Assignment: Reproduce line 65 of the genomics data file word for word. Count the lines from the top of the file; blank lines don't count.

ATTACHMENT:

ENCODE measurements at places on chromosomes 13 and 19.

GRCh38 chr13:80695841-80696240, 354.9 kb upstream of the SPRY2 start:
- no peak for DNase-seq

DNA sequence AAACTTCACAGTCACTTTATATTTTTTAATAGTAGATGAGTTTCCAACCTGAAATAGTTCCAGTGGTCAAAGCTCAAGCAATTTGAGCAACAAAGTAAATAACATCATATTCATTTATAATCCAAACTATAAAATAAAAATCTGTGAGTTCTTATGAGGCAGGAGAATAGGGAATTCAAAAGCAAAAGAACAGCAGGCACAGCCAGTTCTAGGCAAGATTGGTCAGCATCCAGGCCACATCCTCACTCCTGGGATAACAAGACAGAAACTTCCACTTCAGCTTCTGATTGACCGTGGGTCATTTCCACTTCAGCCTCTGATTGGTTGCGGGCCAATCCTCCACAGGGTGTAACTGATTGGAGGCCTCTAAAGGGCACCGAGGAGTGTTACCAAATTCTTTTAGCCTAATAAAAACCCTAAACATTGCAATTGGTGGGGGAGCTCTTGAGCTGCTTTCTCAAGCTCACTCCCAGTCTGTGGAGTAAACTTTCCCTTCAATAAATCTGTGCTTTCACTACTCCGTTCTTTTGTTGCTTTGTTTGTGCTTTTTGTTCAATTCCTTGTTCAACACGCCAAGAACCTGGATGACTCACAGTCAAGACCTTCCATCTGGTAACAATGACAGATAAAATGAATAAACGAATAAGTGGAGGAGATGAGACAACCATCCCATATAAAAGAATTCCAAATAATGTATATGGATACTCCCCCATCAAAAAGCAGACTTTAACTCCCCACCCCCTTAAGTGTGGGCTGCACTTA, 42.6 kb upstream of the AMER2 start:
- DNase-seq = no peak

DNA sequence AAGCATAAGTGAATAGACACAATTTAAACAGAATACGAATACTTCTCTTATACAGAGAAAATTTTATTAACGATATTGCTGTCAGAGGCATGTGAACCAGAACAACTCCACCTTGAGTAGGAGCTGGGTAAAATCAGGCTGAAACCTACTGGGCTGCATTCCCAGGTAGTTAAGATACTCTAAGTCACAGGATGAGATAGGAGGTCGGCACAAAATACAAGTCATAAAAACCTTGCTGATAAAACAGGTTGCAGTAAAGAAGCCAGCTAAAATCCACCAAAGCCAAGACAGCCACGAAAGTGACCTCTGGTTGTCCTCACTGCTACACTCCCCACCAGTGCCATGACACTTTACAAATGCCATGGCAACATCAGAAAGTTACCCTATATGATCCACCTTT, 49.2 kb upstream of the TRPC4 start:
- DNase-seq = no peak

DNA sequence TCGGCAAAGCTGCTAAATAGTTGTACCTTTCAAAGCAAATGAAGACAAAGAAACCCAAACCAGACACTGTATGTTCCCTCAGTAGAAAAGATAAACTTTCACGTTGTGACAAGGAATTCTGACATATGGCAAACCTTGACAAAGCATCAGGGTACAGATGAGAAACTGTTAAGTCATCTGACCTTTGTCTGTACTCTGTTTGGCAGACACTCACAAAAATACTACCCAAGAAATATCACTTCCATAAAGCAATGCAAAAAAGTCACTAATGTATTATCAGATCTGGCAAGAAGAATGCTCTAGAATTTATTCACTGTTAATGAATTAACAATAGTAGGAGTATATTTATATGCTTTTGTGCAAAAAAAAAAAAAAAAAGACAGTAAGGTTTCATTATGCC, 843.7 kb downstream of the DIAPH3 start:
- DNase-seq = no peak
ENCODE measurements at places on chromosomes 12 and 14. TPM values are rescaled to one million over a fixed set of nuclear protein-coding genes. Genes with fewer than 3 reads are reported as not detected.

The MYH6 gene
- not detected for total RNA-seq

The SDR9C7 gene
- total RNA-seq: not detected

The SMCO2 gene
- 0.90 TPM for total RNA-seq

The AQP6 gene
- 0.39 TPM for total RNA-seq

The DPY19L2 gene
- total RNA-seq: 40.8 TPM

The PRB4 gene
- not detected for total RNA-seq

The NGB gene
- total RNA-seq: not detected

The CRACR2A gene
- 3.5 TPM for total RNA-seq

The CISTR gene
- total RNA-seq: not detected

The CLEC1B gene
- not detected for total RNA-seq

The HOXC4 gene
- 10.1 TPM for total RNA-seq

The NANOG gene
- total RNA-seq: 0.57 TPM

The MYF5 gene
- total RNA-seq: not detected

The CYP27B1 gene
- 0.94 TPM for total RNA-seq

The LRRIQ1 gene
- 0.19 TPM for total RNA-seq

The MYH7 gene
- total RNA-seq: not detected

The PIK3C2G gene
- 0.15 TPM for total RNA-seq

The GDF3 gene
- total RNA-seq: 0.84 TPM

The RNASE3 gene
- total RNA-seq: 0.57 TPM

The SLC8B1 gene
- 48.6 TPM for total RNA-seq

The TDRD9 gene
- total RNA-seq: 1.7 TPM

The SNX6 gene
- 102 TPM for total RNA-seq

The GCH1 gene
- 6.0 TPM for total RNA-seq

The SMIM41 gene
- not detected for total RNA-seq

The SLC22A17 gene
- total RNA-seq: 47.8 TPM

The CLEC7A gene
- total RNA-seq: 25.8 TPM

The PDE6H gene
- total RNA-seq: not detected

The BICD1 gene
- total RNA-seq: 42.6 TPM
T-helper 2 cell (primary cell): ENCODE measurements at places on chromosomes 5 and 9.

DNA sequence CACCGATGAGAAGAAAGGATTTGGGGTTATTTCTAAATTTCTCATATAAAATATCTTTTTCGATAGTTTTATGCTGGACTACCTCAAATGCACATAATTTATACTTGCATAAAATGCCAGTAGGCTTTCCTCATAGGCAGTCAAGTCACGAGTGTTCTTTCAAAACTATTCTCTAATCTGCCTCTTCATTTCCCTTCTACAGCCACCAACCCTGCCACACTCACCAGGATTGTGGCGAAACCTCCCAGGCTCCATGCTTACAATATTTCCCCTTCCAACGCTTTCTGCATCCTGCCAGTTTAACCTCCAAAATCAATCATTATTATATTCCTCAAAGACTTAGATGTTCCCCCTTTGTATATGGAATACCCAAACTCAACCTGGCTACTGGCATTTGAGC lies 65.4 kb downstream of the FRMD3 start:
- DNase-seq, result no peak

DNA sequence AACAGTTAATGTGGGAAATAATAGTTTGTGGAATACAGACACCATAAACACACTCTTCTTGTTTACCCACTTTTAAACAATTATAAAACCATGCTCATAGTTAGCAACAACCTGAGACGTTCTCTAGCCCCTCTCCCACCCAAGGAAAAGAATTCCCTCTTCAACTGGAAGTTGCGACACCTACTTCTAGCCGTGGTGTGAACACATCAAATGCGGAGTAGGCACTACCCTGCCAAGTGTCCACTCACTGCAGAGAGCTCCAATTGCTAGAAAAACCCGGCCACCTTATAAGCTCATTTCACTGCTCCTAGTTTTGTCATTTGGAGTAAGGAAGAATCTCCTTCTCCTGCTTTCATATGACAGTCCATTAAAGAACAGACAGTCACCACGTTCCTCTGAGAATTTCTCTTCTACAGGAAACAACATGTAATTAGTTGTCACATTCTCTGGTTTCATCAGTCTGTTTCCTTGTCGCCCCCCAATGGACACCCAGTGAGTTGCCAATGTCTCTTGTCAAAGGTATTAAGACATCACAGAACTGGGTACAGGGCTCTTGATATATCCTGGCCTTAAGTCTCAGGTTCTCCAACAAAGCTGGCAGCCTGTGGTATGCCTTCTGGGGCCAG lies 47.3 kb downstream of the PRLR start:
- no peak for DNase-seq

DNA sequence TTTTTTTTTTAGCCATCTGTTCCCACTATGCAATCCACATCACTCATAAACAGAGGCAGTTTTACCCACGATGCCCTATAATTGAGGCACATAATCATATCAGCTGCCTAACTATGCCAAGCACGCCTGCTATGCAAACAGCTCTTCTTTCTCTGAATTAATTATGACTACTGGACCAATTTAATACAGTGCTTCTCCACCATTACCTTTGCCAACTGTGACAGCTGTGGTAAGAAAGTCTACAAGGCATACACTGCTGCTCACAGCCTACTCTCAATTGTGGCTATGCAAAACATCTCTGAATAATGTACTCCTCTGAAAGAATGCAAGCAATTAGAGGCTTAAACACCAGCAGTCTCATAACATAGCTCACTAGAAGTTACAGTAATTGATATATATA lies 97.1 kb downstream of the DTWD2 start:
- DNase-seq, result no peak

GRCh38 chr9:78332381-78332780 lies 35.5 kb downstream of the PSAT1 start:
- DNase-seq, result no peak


The BICD1 gene